"The basis of this study was our total frustration that popular diet books are out there saying the exact opposite things and all swearing they are they way to go," Gardner said. To test each regimen's effectiveness, his group had the women follow their particular diet's instructions to the letter.

In one sense, all of the diets won, since "all of the women did succeed in losing weight on average," Gardner said. "They all got a little better blood pressure and cholesterol," too.

Women on Atkins experienced much better weight loss, however. Gardner said he only has theories as to why. One reason might be the simplicity and timeliness of the plan's central message, he said.

"If you look at the last couple decades in American dietary changes, calories have been creeping up due to refined carbohydrates -- sodas, high-fructose corn syrups, snack foods," he said. "I think that Atkins may have been right on the money in terms of the thing that's been causing us to gain weight."

Replacing carbs with fat and protein may have helped, too. "Remember, you can eat a lot of rice or pasta before you actually feel full," said dietitian Tara Miller, program director of New York University's Center for Corporate Wellness. "With a high-fat diet, you are going to fill up faster."

Still, a one-year trial, however well-conducted, is simply not long enough to gauge the long-term safety of any "extreme" diet, the experts said.

Because blood glucose reacts particularly strongly to excessive carbohydrate intake, lowering carbs "might assist blood sugar control," said Harvard endocrinologist Dr. Barbara Kahn. "But the [potentially] harmful part has to do whether all those fats over the years are going to lead to more cardiovascular disease. That's the next thing that needs to be studied."

Whether most people can even stick to the Atkins, Zone or other plan for a year or more may be the real question, Miller said. "None of these diets are things that you can maintain day to day without a lot of forethought," she said. "If it does not fit your lifestyle, no matter how great a diet it is, it is not going to benefit you, because you aren't going to be able to maintain it."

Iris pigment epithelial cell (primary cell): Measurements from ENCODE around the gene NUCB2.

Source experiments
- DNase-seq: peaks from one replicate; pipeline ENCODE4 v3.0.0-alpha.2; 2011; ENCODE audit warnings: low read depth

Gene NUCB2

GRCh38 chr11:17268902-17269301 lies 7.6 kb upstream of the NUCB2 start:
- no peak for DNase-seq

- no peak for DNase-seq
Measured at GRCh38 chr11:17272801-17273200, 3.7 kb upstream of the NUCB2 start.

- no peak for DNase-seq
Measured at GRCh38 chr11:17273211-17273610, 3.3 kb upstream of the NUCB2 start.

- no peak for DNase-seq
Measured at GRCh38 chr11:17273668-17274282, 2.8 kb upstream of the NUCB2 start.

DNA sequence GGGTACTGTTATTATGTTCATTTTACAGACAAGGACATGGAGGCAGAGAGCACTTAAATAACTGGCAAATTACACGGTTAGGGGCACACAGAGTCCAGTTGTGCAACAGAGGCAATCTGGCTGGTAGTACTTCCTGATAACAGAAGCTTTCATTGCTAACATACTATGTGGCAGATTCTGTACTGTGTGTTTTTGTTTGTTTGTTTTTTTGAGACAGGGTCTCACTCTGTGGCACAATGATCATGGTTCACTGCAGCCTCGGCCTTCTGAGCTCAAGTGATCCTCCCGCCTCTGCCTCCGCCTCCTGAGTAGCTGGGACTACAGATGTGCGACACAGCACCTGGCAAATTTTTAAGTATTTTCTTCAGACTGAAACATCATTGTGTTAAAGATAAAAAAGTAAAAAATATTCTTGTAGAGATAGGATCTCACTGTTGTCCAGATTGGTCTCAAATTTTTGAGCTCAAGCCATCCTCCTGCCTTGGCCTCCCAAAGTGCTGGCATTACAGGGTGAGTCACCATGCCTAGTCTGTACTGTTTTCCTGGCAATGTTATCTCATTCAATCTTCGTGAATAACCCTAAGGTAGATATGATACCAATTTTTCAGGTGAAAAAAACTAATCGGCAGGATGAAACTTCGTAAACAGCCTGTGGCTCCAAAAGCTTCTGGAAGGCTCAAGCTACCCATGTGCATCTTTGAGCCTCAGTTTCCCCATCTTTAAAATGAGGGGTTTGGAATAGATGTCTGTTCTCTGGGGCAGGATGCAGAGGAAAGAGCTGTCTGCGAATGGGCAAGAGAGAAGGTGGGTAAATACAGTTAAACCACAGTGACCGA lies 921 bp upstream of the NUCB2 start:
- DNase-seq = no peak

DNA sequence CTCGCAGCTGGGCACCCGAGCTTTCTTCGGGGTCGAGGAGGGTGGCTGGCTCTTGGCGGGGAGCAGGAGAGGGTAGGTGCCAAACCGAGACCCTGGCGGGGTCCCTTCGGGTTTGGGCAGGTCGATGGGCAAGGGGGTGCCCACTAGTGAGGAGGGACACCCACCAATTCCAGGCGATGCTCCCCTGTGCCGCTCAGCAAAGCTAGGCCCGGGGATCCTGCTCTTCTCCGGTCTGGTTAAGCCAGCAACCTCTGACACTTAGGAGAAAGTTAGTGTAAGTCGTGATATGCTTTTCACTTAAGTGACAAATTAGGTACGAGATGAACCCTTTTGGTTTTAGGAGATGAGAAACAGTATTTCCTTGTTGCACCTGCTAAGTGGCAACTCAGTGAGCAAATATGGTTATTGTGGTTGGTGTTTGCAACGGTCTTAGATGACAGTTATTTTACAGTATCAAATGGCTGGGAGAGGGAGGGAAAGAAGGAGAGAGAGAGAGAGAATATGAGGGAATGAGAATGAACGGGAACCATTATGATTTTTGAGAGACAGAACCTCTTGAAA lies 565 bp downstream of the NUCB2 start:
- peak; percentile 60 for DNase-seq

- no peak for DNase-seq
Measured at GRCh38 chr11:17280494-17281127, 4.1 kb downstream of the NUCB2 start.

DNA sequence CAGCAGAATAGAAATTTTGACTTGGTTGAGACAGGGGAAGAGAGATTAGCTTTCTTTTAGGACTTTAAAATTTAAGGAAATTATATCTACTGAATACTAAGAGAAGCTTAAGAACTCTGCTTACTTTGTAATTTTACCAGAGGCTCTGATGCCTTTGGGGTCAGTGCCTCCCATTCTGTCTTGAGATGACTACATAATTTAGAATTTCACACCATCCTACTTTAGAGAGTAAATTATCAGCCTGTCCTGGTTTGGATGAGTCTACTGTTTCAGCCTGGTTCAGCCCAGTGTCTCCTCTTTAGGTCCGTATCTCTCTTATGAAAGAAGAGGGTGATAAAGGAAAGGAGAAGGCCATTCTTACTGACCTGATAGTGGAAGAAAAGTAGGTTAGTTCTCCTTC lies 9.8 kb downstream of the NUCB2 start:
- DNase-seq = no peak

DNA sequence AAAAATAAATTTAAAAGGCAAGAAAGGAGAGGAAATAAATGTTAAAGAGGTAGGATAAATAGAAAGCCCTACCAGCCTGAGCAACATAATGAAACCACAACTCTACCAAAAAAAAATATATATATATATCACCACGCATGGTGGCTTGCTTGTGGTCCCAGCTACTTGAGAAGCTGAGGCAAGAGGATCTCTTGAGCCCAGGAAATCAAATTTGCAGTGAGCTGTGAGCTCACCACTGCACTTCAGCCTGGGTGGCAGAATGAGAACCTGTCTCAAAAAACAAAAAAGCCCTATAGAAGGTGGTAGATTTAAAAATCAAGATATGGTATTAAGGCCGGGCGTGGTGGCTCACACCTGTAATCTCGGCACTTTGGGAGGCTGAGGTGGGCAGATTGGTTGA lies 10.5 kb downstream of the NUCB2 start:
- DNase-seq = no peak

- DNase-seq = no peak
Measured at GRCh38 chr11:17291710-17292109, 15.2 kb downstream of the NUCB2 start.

That's a lesson Richard Boucher, a 42-year-old construction equipment salesman from Placentia, Calif., learned the hard way. Boucher -- who has been battling his weight since his early 30s -- first turned to the Ornish, Zone and South Beach diets for help. He'd drop some weight, but the diets' tough restrictions beat him every time, he said.

Since then, Boucher has brought his weight under control, slimming down from a top weight of 270 pounds to the 200 pounds he maintains today.

But first, he had to throw out all his diet books.

"I found that a common-sense approach works best for me," Boucher said. "A lot of portion control -- when I'm full, I just walk away. I stay away from lots of pasta and sugars. I exercise regularly. In the end, you have to do what makes sense and works for you."

More information

Find out more about healthy weight control at the American Dietetic Association.

SOURCES: Christopher Gardner, Ph.D., assistant professor, medicine, Stanford University Medical School, Stanford, Calif.; Bonnie Taub-Dix, M.A., R.D., dietitian, New York City, and spokeswoman, American Dietetic Association; Barbara Kahn, M.D., professor, medicine, and S. Daniel Abraham Chair, Nutrition Medicine, Harvard University Medical School, and chief, endocrinology division, Beth Israel Deaconess Hospital, Boston; Tara Miller, R.D., dietitian, and program manager, New York University Center for Corporate Wellness, New York City; Richard Boucher, Placentia, Calif.; March 7, 2007, Journal of the American Medical Association